• Man, you must really don't know what you're talking about.

          I'll second that... One of the reasons that Photoshop is so popular is that there's pretty much no limit to what you can do. Maybe you should take some time to sit down and actually learn the program. Find out what all these tools do and I bet you'll change your attitude a bit. There are very few, if any, tools in photoshop that I haven't found a use for at least once.
      • by nidarus ( 240160 ) on Sunday October 09, 2005 @08:47AM (#13750098)
        As a Photoshop (and, occasionally, GIMP) user, I would be glad to know of what, in your opinion, is a good photo editing application for professionals? Am I missing out on something?
      • Actually, that's not it's real problem. The fact it has the power to be a web design application, computer art tool and photo editing application is exactly why is it so successful and THE tool for design professionals. There absolutely is no other tool to touch Photoshop, simple as that. Ask any one of several million Photoshop using professionals.

        It focuses directly on exactly what was designed for - image creation and editing - and does it extremely well.
    • Re:SOIX! (Score:2, Insightful)

      by eno2001 ( 527078 )
      Some good points. But I have to wonder why so many people are so concerned with getting "onto the commercial market"? This software is made for the sake of people who want to use it. Not to make money. That is to say, that the software is not made for people who want to make a profit by selling/marketing software. It's made for people like me who want to edit images. It's fine if GIMP is used by someone to edit images for profit. That's different. The point being that GIMP is simply a tool to many o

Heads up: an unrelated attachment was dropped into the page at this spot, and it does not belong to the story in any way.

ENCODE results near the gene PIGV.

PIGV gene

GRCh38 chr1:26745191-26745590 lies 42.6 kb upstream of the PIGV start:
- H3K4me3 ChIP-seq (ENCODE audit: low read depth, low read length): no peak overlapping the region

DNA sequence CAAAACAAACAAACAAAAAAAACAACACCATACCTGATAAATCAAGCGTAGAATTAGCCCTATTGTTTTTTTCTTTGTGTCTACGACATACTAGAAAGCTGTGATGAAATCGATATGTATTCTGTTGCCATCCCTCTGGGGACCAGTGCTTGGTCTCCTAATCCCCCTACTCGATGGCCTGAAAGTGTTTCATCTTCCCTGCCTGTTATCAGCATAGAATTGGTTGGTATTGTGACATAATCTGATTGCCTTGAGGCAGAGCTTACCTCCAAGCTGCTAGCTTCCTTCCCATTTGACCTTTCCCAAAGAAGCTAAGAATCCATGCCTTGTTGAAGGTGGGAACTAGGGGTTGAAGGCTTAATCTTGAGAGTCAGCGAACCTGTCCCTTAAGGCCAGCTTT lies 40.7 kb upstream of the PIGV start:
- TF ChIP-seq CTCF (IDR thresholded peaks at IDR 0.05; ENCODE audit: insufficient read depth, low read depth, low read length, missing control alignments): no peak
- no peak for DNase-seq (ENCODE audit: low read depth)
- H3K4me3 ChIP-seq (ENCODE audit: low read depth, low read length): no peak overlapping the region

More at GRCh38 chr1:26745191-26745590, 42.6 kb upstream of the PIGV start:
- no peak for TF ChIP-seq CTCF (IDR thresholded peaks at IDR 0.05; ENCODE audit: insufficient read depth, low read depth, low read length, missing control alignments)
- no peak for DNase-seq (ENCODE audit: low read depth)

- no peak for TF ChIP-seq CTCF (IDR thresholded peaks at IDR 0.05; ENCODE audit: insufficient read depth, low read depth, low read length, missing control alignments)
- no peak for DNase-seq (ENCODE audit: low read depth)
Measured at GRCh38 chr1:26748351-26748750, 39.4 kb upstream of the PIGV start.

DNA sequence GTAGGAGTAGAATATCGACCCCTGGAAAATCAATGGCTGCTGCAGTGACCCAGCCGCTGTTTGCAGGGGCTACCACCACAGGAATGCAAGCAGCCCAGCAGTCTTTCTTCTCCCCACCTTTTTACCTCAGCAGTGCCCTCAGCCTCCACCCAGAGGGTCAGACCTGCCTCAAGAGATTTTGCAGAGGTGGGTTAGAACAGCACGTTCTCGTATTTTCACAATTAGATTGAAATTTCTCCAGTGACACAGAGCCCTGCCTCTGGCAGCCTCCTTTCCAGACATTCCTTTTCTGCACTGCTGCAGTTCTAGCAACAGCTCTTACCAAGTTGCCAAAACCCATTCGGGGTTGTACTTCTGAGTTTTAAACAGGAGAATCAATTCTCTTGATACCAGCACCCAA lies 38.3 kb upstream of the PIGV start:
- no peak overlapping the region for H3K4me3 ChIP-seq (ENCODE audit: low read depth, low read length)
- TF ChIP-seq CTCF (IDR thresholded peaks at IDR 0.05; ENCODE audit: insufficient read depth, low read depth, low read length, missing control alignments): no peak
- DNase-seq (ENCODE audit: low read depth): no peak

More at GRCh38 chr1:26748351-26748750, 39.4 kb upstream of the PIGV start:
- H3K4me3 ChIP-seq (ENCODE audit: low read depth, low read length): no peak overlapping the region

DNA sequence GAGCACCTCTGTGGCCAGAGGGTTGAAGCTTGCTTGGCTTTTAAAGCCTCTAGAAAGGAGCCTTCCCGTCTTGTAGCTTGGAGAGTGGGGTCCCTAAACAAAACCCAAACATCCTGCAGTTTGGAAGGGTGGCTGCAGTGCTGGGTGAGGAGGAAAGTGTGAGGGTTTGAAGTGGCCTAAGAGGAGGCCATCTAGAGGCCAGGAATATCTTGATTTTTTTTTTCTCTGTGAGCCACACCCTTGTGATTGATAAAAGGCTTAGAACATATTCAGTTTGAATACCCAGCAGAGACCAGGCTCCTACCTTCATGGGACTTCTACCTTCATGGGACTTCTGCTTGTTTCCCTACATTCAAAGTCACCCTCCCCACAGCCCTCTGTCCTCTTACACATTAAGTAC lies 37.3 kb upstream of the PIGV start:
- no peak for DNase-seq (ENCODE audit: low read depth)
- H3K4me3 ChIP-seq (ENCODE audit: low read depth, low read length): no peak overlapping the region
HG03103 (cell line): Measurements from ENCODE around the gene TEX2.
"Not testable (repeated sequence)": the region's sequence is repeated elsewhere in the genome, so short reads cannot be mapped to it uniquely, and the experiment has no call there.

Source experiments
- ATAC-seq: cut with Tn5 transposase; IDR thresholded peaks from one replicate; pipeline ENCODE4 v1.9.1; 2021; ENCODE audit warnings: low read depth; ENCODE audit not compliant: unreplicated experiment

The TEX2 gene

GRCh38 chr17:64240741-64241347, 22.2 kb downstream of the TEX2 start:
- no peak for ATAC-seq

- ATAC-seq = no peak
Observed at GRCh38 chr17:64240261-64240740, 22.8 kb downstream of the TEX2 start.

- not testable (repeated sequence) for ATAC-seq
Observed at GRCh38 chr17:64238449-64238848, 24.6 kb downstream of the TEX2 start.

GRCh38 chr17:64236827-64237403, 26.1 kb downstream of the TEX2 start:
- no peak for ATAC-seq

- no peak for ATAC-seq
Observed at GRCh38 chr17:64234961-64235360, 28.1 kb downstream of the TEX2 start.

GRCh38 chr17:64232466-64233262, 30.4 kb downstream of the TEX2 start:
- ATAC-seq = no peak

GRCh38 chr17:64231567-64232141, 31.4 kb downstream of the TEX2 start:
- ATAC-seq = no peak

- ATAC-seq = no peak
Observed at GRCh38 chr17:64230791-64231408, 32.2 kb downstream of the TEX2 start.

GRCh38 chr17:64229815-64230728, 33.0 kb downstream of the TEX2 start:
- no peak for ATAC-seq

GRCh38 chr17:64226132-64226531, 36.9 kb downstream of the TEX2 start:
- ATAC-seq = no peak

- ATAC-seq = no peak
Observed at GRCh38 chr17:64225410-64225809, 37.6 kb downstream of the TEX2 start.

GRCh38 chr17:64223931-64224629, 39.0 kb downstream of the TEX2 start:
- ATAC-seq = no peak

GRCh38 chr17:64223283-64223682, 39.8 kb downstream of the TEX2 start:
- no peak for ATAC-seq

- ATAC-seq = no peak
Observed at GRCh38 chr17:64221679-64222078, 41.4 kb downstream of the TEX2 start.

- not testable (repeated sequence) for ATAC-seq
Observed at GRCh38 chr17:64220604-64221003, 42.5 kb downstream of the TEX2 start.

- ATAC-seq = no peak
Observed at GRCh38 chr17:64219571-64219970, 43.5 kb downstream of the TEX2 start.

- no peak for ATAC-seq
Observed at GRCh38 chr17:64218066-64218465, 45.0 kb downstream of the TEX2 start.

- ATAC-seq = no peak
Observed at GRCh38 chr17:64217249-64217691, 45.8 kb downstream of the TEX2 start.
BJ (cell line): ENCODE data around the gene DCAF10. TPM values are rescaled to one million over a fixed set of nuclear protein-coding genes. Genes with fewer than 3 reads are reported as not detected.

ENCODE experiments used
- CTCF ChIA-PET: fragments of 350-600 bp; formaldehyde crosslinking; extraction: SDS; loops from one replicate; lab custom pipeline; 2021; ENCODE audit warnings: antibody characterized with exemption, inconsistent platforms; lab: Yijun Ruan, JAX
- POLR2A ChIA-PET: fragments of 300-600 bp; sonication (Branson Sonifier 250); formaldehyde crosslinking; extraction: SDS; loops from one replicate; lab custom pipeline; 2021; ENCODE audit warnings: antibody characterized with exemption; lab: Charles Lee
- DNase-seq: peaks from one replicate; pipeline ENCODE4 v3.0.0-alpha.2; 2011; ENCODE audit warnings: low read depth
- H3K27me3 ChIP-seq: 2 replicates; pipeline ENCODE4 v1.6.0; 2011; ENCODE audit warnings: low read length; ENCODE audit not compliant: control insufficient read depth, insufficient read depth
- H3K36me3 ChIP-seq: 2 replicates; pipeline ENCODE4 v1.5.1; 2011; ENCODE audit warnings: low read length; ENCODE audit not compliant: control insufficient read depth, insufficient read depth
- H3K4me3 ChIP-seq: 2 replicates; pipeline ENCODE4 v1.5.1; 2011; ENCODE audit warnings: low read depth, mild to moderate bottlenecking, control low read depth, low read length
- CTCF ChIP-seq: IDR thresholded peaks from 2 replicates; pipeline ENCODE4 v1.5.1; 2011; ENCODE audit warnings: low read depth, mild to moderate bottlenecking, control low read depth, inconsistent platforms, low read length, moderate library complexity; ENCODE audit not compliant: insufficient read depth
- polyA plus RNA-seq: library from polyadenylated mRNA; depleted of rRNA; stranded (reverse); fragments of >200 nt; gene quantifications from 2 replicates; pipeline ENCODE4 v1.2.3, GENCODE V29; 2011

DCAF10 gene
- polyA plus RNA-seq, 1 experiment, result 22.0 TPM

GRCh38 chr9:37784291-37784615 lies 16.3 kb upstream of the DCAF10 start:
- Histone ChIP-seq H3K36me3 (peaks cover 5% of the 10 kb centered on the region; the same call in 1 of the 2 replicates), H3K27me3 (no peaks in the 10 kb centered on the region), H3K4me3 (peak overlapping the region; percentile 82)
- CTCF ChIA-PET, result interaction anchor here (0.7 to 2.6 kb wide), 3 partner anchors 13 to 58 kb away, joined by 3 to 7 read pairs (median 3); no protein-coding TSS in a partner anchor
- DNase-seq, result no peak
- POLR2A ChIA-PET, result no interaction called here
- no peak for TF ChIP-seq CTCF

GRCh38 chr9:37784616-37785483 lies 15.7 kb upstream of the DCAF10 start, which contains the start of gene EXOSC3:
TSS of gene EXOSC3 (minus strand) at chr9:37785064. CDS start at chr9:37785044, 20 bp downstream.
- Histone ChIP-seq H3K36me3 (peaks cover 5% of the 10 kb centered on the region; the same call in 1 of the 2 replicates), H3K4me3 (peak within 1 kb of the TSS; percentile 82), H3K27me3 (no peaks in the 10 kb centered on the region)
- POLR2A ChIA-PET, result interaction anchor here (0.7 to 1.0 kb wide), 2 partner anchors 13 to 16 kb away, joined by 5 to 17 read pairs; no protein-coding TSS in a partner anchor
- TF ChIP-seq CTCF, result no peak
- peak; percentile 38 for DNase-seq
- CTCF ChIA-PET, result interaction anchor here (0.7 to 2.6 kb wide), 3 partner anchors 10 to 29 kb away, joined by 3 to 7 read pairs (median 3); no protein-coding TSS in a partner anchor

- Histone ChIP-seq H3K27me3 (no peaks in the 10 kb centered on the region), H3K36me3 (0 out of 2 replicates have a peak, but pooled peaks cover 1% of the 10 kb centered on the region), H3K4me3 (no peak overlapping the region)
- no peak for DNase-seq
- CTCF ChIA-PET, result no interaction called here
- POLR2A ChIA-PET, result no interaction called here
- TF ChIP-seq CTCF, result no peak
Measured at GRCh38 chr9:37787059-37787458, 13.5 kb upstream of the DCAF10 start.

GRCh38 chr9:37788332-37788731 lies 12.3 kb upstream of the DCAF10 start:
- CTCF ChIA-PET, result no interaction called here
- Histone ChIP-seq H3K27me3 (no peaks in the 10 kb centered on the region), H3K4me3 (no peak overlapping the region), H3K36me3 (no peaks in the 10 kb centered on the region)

• by No Salvation ( 914727 ) on Sunday October 09, 2005 @07:35AM (#13749955) Homepage Journal
    So when can I edit CMYK screenshots of Duke Nukem Forever in GIMP?
  • by Misagon ( 1135 ) on Sunday October 09, 2005 @07:44AM (#13749972)
    In older version of The Gimp it was very difficult to draw perfect concentric circles in it. I had to manually measure and mark the corners of the bounding box around the circle, and then I had to adjust for the "Stroke" feature drawing one pixel down and to the left instead of inside ... and so on.

    It's the little things that separate the good programs from the bad. Not the amount of features.
  • 8-bit graphic ? (Score:2, Redundant)

    by Taco Cowboy ( 5327 )
    Please don't flame me if I am talking nonsense, but I've been told that GIMP is still based on the old 8-bit technology.

    If I am right, may I know if the new 2.4 version has any improvement on this front ?

    Thanks !!
    • Technically speaking all graphics packages are based on "8 bit" technology. An image on a computer is made up of (usually) 4 channels .. red, green, blue and alpha. Each channel contains a greyscale image .. with 256 levels of greyness. 256 levels = 8 bit.

      That's not the same as saying they're using 8 bit CPU instructions though. They're not. The code has kept up with modern CPUs and languages.
      • Re:8-bit graphic ? (Score:3, Informative)

        by Haeleth ( 414428 )
        Technically speaking all graphics packages are based on "8 bit" technology. An image on a computer is made up of (usually) 4 channels .. red, green, blue and alpha. Each channel contains a greyscale image .. with 256 levels of greyness. 256 levels = 8 bit.

        The format you describe is the standard, but there is also a higher-quality standard where each channel is 16 bits. This is supported to some extent by many graphics packages; certainly Photoshop has had fairly decent 16-bit channel support since Photosho